Emotional Intelligence and Success

22: Emotional Intelligence and Success

One dimension of intelligence is your emotional intelligence—your awareness that emotions can drive behavior, coupled with an ability to manage emotions. Find out how you can increase your emotional intelligence, improve your relationships and social skills, and work more effectively under pressure.

29 min
Adversity and Resilience

23: Adversity and Resilience

Life inevitably comes with challenges, and some can be quite extreme—job losses, serious injuries, the loss of a loved one. But people have the remarkable ability to adapt to adversity and even to potentially find something positive developing from even the most dire life events. This lesson reflects on “resilience” and how we can cultivate our inner strength.

28 min
Motivation: Eating, Sex, and Achievement

24: Motivation: Eating, Sex, and Achievement

Motivation refers to the set of factors that activate and direct our behavior, usually toward a goal. Here, you will survey a range of theories for what motivates us, and how understanding motivation can help in all sorts of ways. Reflect on diets, dating, and “lighting a fire in your belly” to achieve more in life.

29 min
Emotions: Why You Feel

25: Emotions: Why You Feel

Dig into the murky world of emotions as well as the physical reactions they cause—a racing heart, expectant thoughts, and a smile or tears. Positive psychology offers numerous lessons on how to think about emotions and improve happiness, from maintaining strong friendships to the way we express our feelings.

28 min
Attraction, Love, and Lasting Relationships

26: Attraction, Love, and Lasting Relationships

Building close relationships is fundamental to human life, and, therefore, central to psychology. In fact, our relationships are the single best predictor of our happiness. Let’s dive into the world of love and marriage, beginning with the dynamics of attraction and ending with the secrets of a successful relationship.

30 min
Strategies of Persuasion

27: Strategies of Persuasion

Why is effective persuasion so powerful? Understanding the process by which someone’s attitudes or behavior are influenced by other people can make you a great salesperson or a savvy consumer—but there is a dark side in the form of cult behavior. Find out what psychology tells us about how to win friends and influence people.

31 min
Conformity, Social Loafing, and Obedience

28: Conformity, Social Loafing, and Obedience

Psychology is about the individual’s mind, but it is also the study of how groups behave. After all, humans are social beings; we want to fit in and be liked. In this lesson, you will learn when we conform, when we avoid socializing, the pros and cons of group behavior, and how to resist mindless obedience to authority.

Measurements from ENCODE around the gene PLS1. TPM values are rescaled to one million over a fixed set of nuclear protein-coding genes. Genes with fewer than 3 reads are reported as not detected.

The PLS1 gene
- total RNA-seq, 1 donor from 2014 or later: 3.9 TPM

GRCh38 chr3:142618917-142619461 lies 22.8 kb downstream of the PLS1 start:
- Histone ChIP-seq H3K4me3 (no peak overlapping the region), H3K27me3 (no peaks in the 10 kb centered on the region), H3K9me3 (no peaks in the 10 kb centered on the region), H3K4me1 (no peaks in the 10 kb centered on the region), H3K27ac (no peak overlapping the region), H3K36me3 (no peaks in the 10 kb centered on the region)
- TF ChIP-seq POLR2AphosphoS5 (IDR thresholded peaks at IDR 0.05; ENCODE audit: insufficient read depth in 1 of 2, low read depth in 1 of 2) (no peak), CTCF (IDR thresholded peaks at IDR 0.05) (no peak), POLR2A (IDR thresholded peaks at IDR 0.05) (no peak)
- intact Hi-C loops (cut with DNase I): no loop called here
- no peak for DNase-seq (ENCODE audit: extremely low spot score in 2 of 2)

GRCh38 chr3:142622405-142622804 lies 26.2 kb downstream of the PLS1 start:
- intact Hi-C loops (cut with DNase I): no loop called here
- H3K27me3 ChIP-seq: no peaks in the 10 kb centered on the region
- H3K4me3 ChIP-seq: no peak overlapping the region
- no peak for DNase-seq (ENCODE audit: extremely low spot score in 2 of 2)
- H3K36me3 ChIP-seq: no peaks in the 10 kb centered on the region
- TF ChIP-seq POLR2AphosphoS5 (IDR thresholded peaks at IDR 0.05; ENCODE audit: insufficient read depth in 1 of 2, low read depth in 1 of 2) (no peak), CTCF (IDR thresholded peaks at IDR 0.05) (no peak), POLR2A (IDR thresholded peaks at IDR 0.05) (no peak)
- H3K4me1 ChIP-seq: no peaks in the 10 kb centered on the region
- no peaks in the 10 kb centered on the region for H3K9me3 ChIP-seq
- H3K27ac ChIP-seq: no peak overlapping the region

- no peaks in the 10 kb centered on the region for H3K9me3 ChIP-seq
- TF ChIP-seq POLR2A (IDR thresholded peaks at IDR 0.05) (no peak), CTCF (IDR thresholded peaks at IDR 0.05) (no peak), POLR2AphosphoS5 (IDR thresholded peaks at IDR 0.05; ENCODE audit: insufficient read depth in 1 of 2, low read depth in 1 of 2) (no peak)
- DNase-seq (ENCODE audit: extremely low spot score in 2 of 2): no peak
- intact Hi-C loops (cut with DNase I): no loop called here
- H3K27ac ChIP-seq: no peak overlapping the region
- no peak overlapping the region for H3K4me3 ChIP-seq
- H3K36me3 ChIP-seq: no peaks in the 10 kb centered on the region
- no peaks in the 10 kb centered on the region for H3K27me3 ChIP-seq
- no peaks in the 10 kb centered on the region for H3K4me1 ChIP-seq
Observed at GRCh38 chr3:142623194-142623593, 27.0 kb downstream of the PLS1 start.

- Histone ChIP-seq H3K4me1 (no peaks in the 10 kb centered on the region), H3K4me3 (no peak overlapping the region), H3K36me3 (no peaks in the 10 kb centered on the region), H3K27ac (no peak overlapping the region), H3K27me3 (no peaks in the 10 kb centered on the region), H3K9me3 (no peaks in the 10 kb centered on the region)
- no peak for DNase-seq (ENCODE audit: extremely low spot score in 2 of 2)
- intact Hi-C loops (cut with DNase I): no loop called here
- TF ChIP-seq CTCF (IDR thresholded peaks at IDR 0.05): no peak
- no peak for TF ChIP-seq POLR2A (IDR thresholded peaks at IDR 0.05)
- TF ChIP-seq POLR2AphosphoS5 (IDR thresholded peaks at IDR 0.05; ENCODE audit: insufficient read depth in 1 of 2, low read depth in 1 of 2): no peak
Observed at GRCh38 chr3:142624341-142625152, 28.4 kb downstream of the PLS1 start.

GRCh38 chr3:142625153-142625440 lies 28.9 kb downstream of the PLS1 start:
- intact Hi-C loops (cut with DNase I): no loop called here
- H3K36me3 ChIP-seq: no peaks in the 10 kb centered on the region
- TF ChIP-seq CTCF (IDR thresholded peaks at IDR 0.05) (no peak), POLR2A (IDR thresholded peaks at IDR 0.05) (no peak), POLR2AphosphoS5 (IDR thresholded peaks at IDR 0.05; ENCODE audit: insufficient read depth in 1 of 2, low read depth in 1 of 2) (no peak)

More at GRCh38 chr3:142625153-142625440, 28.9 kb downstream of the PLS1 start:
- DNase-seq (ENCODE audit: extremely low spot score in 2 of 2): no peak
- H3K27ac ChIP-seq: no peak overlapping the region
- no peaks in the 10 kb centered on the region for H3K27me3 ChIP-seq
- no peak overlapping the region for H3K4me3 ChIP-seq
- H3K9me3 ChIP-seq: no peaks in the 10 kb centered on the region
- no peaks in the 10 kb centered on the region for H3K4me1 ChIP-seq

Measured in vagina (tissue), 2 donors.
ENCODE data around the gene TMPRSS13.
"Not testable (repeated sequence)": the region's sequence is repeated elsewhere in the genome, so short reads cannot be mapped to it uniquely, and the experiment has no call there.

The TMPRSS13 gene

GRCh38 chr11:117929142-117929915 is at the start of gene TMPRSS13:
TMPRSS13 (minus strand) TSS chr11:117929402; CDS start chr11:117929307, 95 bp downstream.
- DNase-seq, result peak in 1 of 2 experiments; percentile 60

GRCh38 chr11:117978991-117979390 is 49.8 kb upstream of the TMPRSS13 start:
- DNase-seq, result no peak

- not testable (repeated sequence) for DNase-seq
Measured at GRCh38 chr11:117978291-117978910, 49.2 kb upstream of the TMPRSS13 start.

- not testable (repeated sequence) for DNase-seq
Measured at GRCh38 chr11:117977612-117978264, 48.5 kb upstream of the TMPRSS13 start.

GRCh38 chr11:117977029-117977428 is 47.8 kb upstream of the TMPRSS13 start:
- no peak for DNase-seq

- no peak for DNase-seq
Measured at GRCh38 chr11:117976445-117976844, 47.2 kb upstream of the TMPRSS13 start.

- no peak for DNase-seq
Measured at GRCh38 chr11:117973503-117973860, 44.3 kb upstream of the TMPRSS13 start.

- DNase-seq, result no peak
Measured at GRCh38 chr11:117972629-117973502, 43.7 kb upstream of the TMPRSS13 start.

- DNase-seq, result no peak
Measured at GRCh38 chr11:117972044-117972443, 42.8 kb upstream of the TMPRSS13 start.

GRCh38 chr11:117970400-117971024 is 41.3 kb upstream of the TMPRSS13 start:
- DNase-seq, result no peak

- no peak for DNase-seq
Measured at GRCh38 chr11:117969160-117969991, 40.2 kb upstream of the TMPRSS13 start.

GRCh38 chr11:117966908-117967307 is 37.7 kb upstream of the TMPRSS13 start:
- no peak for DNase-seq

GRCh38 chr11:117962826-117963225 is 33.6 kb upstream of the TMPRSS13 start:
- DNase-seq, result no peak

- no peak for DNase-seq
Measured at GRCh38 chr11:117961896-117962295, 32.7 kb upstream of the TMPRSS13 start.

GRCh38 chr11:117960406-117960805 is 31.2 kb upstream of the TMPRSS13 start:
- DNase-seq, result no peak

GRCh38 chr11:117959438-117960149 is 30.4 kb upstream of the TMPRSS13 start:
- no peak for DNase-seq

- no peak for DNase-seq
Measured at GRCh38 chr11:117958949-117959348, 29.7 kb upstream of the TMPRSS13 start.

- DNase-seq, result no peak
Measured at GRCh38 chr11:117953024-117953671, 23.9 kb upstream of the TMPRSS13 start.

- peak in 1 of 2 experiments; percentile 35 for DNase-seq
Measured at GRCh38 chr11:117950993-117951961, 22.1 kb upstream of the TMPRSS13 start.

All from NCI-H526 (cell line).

32 min
Stereotypes and Aggression

29: Stereotypes and Aggression

Humans are quick to form stereotypes—overgeneralized beliefs about a particular category of people—and we use stereotypes to guide our behavior, for better or worse. Here, reflect on the pernicious consequences of stereotyping and its relationship to aggression. From social identity to racism, examine the tribal aspect of humanity.

31 min
Altruism: Origins and Opportunities

30: Altruism: Origins and Opportunities

Shift your attention to a more positive aspect of human nature—our capacity for altruism. What causes some people to act selfishly, whereas others step in to help, even to their own detriment? Here, Professor Sanderson takes you into the world of evolution, empathy, decision-making, and more.

28 min
Explaining Personality

31: Explaining Personality

We tend to characterize ourselves and others according to our personality traits, such as being introverted or optimistic. Where do these traits come from? And are these patterns of thoughts, feelings, and actions relatively stable? In this lesson, you will learn about scientific theories of personality and whether change is possible.

32 min
Demystifying Psychological Disorders

32: Demystifying Psychological Disorders

More than half of Americans will experience a psychological disorder at some point in their life, and virtually all of us have some symptoms of mental illness. Examine the categories of psychological disorder, where they come from, and what we can do about them. From anxiety to schizophrenia to ADHD, consider the range of disorders.

33 min
The Epidemic of Mood and Anxiety Disorders

33: The Epidemic of Mood and Anxiety Disorders

Continue your study of psychological disorders with a deep-dive into mood and anxiety disorders, including agoraphobia, bipolar disorder, seasonal affective disorder, and more. Survey the latest theories that underlie these conditions, as well as available treatment options.

32 min
Understanding and Overcoming Addiction

34: Understanding and Overcoming Addiction

Round out your study of psychological disorders with a lesson on the nature of addiction. Whether it is a nasty cigarette habit or a substance abuse problem to surfing the internet, the term “addiction” refers to the condition of engaging in compulsive activities, when those activities result in harmful consequences. Investigate treatment options.

32 min
Ways Therapy Works

35: Ways Therapy Works

How does therapy work? Common (mis)conceptions of therapy can often be very simplistic, but this form of treatment is much more varied and complex than many realize. Explore a host of therapies from psychoanalysis to behavior and cognitive therapies and more to get a better understanding of how they work.

29 min
Mindset, Health, and General Well-Being

36: Mindset, Health, and General Well-Being

We have seen how perceptions influence the way we view the world. In this final lesson, dig into the research that shows how perceptions influence our health and well-being. Put everything you have learned together to see how stress, thinking patterns, mindset, exercise, and close relationships all affect how you think about yourself—and the world.

27 min